DeWese--Something to Say About M&A
So my advice is to work harder at growing your sales and especially hard at improving the profit margins on your work. If you're in a city where most of the companies have been acquired, like Baltimore, there just may not be an independent Generosity Litho where you can move your work.
Next question. "Do the big consolidators put in a lot of red tape sales rules that make it harder to sell?"
The answer is, "Rarely to never." The big companies depend on local management to keep running the company as before.
But then you say, "Well, I've heard that they raise prices, and our prices were already too high."
You've heard wrong. In fact, most of the consolidator companies have national buying contracts and programs for buying paper, ink, plates, film, equipment and employee benefits. These cost savings are very significant, and it enables the acquired company to be even more competitive and certainly more profitable.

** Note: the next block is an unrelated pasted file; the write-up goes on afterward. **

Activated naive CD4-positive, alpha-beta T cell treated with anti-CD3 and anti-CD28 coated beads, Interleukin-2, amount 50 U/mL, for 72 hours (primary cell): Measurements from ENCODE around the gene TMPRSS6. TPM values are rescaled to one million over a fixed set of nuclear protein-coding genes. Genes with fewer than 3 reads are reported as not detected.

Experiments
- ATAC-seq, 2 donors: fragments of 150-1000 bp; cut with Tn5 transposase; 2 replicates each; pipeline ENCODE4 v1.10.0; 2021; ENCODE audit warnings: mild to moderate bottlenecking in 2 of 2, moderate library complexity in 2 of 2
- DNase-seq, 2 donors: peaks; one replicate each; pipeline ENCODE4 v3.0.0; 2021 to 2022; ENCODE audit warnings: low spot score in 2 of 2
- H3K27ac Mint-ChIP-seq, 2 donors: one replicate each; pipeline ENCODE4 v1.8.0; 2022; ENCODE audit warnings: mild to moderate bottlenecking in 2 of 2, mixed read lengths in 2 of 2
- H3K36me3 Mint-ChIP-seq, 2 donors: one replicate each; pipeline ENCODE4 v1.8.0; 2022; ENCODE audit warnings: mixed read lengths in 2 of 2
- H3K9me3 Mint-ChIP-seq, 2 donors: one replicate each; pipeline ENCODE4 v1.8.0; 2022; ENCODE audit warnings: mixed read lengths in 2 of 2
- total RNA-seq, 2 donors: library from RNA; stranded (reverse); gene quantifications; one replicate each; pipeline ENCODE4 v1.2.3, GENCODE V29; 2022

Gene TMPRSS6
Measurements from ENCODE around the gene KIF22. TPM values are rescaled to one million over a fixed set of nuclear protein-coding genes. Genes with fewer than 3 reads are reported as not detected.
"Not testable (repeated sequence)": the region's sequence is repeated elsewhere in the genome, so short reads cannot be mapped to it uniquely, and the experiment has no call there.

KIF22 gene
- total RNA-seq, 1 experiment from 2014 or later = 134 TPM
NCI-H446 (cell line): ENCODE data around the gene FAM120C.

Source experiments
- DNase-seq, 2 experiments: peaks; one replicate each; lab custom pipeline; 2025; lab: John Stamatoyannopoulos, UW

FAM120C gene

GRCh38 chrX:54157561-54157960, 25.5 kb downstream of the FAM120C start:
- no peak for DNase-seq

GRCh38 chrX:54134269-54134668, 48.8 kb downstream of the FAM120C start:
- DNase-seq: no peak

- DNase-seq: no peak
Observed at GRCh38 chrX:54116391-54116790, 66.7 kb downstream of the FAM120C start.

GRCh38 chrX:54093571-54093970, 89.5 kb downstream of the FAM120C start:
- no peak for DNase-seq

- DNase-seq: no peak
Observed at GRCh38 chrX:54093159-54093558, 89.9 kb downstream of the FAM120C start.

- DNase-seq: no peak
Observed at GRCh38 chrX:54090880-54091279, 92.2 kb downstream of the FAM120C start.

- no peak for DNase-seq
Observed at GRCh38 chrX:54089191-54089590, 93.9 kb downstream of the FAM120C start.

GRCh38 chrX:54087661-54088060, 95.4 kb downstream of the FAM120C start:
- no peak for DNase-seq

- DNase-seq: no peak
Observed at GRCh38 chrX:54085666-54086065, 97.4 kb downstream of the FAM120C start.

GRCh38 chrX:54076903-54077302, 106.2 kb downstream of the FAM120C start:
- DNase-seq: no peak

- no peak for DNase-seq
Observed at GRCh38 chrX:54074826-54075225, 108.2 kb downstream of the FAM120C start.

Now you snicker and say, "Oh, I get it. They cut our benefits, right?" Wrong again, you knucklehead. Most of the consolidators have benefits programs that are equal to or superior to what you already have in place.
So you ask, "What is causing this? It must be bad. A lot of plants are being closed and lot of folks must be losing their jobs."
Hiring, Not Firing
No! No! No! You've done gone to whinin' on me. I only know of a one plant being closed from among the 130 deals so far this year. For the most part, the buyer companies intend to expand the plants and hire more people as the companies grow.
The consolidator companies are generally publicly traded and have very deep pockets for new equipment, people and overall expansion. One of them, Consolidated Graphics, even has 95 young people in a management training program.